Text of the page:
I had a pretty interesting sports Sunday, beginning before 7 a.m. with the last Gasparilla Distance Classic Marathon in Tampa, FL and including the joy that a hard-fought gold medal hockey game between US and Canada brought to so many fans. I won't get really deep on that because 10,000 writers and columnists will have already opined about some aspect of it, but I have to note with a smile that watching it was important enough to my 80-year old Dad that when Mom said, "Steaks are ready, time for dinner!" he actually asked why we couldn't eat in the back room where the TV was instead of the regular dining room. (For the record, we only missed 11 minutes of the 2nd period, and he was as thrilled as anyone with the US goal with :24.4 left that meant overtime.)
The Gasparilla Distance Classic began as a 15k race back in 1978, and there have been six participants who ran in all 33 events. Being on vacation in less-warm-than-usual Florida this week, I read about several unique aspects of GDC history, and found local columnist Joe Henderson had perhaps the best one (firstname.lastname@example.org). I won't steal all his thunder, but the story about Sam Arwood, a 47-year old lieutenant colonel stationed at MacDill AFB who was deployed to Afghanistan in January, used GPS to lay out a marathon course around the inside of his location, then had to adjust again when rains turned the course into muddy goo is terrific. That Arwood's wife and three other ladies ran the half-marathon in his honor, thats the good stuff.
The legendary Bill Rodgers won the first GDC in 44:29, and the equally legendary Grete Waitz won the event six times ('80-'82, '84, '85, '87). This years 15k was won by Austin Richmond of Clewiston in 46:49. Normally that wouldn't be any big deal, but noting that Richmond was given the $2,000 check as top local entrant meant plenty. Richmond has moved so many times he is actually classified as homeless, and race organizers went slightly out of their way to give him the money--technically he's from the OTHER side of the Bay, not Tampa. It's not often that hearts and wallets work out right on things like that, although that Canadian figure skater getting bronze had a pretty good-feeling ending to it.
My folks place off Bayshore Boulevard, where most of the marathon is run, was at the 15 mile point of the race, which is perfect positioning. Truth is, while there are a few moments of glory in seeing the mass of people take off in any distance race, getting to the starting line at 6 a.m. isn't worth it. I took a few pictures of volunteers pouring precisely 2/3 full cups of water and Gatorade as instructed, the sun beginning its rise over Derek Jeter's palace on Davis Island, and the balladeer singing 'Cats Cradle' and 'Carolina on My Mind' while I waited for the relatiave action to happen. When you show up at 1:06.38 point into a race where the lead group of five, including winner Wilson Chepkwony of Kenya, passes at 1:21 (women's winner Melissa Gacek came by in 1:35.56), you have time to do just about anything.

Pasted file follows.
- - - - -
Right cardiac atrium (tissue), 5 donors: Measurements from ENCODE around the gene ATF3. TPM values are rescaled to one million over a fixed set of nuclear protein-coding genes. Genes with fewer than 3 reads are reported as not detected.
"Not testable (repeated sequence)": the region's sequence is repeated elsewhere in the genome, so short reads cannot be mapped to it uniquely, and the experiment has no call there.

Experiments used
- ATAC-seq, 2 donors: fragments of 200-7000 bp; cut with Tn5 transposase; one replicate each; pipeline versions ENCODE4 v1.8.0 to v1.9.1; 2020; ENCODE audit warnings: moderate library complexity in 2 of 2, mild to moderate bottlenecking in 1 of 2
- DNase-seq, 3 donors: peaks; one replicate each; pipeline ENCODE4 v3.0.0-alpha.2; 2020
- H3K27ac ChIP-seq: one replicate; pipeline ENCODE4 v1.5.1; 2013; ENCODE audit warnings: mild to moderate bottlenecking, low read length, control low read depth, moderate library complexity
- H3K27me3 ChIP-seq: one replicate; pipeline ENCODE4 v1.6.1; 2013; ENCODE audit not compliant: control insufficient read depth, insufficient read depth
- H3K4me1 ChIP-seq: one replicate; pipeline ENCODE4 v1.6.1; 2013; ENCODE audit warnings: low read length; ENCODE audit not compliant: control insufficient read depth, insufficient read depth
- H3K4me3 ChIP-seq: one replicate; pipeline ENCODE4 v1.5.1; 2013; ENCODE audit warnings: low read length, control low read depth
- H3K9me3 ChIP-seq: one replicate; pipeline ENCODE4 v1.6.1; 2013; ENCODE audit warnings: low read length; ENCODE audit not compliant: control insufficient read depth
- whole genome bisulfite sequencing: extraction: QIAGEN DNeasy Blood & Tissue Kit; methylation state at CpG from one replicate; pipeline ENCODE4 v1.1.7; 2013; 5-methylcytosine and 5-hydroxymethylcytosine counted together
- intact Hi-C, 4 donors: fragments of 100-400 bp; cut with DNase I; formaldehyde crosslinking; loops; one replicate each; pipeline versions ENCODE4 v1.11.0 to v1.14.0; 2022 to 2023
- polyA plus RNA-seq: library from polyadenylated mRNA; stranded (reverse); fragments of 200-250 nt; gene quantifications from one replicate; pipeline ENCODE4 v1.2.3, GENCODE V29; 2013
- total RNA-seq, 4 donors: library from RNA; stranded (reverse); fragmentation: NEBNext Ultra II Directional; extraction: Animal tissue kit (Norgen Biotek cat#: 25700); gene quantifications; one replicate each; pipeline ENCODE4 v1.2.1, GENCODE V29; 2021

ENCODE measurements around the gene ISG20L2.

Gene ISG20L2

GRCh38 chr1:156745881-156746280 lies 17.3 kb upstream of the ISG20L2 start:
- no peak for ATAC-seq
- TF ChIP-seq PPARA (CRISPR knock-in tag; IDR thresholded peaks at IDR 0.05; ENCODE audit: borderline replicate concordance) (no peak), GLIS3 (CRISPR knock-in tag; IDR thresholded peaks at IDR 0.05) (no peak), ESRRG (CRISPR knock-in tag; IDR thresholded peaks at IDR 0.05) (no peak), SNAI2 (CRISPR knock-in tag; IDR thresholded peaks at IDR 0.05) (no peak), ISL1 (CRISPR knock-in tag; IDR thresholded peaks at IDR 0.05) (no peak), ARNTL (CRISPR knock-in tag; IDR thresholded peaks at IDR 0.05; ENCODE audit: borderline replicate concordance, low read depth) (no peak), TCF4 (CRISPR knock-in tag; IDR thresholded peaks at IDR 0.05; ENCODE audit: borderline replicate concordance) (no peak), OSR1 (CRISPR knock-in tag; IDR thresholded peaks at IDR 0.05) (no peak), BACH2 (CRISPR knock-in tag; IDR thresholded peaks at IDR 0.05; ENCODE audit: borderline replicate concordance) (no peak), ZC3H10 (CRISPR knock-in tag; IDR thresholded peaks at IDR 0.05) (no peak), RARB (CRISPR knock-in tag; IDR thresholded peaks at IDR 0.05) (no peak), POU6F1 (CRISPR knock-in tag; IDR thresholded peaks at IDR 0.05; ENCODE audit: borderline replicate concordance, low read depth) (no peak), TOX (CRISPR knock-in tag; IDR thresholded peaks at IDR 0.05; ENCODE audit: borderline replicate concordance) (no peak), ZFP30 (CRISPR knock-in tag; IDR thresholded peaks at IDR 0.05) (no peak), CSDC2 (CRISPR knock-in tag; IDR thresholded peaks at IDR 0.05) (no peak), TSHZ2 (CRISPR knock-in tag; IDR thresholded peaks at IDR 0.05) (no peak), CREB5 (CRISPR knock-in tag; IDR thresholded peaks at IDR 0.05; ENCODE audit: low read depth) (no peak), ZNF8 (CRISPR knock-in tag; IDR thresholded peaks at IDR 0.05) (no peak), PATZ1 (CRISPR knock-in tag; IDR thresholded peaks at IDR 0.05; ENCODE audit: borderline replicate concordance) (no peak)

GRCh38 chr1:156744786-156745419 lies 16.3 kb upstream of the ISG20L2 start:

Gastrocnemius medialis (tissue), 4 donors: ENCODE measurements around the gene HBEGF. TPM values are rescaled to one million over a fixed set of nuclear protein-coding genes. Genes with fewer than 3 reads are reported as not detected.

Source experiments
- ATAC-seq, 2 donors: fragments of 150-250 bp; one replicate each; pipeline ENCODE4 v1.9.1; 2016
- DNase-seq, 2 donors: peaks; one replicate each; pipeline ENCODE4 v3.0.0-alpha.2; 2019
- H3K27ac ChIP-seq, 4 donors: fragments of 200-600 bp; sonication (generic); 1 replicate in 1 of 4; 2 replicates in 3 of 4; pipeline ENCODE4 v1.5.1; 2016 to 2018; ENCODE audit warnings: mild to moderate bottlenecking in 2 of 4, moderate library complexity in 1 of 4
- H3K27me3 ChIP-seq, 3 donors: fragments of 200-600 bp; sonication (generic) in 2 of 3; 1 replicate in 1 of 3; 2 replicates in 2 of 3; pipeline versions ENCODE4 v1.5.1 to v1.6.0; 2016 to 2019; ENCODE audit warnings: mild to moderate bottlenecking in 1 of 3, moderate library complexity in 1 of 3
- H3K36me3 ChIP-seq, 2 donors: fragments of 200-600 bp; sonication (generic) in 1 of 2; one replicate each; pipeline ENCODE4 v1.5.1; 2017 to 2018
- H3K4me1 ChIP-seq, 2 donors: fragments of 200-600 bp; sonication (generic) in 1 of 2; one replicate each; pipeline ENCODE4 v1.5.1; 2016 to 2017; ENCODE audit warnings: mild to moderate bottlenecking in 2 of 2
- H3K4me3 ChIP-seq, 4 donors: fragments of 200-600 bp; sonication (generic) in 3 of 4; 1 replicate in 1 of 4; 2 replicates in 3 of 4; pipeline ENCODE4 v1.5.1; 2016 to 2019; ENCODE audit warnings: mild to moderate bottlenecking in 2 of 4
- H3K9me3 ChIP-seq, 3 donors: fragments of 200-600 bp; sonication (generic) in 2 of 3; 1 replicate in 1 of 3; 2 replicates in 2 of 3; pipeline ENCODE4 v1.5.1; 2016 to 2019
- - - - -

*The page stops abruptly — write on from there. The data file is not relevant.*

I've only participated in one distance race (15k, 1979) in my life, and I'm proud to say that while I didn't train particularly strenously for it, stayed out too late having a couple drinks the night before, got up half an hour before the race (and didn't eat anything because I was sure I'd puke it up), ran at the pace of a HS buddy I met just before the start for all of two miles, and, for the piece d'resistance, chose to wear cotton shorts because "those nylon ones are for sissies," the resulting strawberries on my inner thighs were central to my getting my first job after college. ("That walk looks like there's a story with it, " noted the interviewing recruiting VP)
That said, Chepkwony finished 4th in the Jacksonville Marathon just last week, and said his winning time of 2:24.48 in Tampa was more of a training run than the 2:17.33 he put down in Jax. Gacek won in 2:53.20.
Its unfortunate that money is going to bust something as cool as the Distance Classic, but $$ is an unfortunate fact of life in the post-almost Depression era we are experiencing. Take Richmond (essentially homeless) and Arwood (deployed) as what constitutes a baseline Reality for a city that would normally be a 75 degree tourists delight, and you know things are different in 2010.
As for that hockey game, give it up for the Pittsburgh fans who gave visiting goalie Ryan Miller a sustained standing ovation in recognition of his MVP level play with the US team when Buffalo came to town on Tuesday and 'merely' gave strong appreciation to Penguin homeboy Sid Crosby, who scored the winning goal for Canada.